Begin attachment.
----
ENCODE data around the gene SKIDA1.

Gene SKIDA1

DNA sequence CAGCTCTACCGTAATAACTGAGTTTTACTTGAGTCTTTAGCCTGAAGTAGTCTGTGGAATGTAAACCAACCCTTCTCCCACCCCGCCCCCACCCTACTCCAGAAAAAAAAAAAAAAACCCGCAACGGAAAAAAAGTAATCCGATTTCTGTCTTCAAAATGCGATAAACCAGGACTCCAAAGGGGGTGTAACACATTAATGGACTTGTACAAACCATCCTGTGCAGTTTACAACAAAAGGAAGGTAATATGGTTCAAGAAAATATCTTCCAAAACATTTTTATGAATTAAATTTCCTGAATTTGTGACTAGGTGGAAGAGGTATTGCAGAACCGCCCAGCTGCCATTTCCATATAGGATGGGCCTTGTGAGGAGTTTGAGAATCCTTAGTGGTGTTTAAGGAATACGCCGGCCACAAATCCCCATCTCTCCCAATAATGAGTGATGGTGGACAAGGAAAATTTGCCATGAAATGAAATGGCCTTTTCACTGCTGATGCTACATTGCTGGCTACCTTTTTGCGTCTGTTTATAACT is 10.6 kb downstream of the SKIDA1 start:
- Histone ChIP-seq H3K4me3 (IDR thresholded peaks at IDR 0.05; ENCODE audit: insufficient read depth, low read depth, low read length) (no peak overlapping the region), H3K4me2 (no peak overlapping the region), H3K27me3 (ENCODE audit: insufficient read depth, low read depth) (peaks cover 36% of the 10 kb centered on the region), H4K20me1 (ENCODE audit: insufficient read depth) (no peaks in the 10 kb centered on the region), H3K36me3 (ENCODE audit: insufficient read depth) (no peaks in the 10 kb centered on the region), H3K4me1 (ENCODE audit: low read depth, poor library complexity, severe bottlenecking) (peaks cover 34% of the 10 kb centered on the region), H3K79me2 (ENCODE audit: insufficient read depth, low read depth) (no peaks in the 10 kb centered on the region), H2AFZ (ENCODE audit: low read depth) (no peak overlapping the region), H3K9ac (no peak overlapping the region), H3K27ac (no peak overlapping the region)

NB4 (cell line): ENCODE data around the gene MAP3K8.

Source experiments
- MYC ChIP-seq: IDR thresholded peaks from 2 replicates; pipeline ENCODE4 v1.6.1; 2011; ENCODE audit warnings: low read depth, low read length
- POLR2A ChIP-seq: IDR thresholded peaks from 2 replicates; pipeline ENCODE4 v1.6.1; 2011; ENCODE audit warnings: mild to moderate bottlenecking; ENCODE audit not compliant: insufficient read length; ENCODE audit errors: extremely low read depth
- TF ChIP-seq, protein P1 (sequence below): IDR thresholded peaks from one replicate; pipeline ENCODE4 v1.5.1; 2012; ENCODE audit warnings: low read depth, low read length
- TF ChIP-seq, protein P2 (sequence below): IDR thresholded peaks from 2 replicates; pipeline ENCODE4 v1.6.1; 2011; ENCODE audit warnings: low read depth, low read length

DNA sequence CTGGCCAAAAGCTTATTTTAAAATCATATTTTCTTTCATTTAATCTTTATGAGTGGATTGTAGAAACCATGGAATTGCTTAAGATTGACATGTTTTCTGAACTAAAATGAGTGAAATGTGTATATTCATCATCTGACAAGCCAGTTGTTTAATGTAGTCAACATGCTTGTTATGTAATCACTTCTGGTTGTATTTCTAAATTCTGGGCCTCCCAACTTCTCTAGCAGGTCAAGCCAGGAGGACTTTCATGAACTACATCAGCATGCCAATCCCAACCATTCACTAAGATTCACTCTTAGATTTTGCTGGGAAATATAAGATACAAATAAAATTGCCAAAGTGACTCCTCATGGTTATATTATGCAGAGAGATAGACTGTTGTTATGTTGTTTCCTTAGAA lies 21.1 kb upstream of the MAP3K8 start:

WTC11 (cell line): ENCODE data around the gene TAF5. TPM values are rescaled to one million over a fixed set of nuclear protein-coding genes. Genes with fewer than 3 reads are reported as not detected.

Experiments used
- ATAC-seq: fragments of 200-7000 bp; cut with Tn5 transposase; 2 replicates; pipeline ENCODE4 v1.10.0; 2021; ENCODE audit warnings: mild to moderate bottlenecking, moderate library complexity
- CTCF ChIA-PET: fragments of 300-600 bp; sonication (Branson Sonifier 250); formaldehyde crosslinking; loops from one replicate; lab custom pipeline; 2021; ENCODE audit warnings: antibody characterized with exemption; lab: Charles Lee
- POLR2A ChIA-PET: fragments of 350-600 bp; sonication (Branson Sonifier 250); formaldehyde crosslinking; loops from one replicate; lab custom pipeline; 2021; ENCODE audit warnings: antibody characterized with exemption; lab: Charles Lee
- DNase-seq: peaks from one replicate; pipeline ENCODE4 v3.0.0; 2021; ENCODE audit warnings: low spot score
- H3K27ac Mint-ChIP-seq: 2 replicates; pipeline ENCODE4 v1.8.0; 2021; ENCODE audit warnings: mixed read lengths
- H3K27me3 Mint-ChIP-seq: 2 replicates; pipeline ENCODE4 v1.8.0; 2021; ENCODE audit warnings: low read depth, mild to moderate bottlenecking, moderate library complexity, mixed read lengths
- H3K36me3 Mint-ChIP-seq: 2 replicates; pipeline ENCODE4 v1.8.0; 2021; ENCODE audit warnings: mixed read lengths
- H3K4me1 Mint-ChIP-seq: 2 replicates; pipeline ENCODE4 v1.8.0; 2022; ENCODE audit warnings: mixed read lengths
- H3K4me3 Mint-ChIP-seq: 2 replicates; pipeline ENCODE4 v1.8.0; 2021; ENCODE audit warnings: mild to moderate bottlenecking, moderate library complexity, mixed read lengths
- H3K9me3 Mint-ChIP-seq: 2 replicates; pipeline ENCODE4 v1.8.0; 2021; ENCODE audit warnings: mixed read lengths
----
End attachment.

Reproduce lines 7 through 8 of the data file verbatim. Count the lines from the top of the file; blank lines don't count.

- MYC ChIP-seq: IDR thresholded peaks from 2 replicates; pipeline ENCODE4 v1.6.1; 2011; ENCODE audit warnings: low read depth, low read length
- POLR2A ChIP-seq: IDR thresholded peaks from 2 replicates; pipeline ENCODE4 v1.6.1; 2011; ENCODE audit warnings: mild to moderate bottlenecking; ENCODE audit not compliant: insufficient read length; ENCODE audit errors: extremely low read depth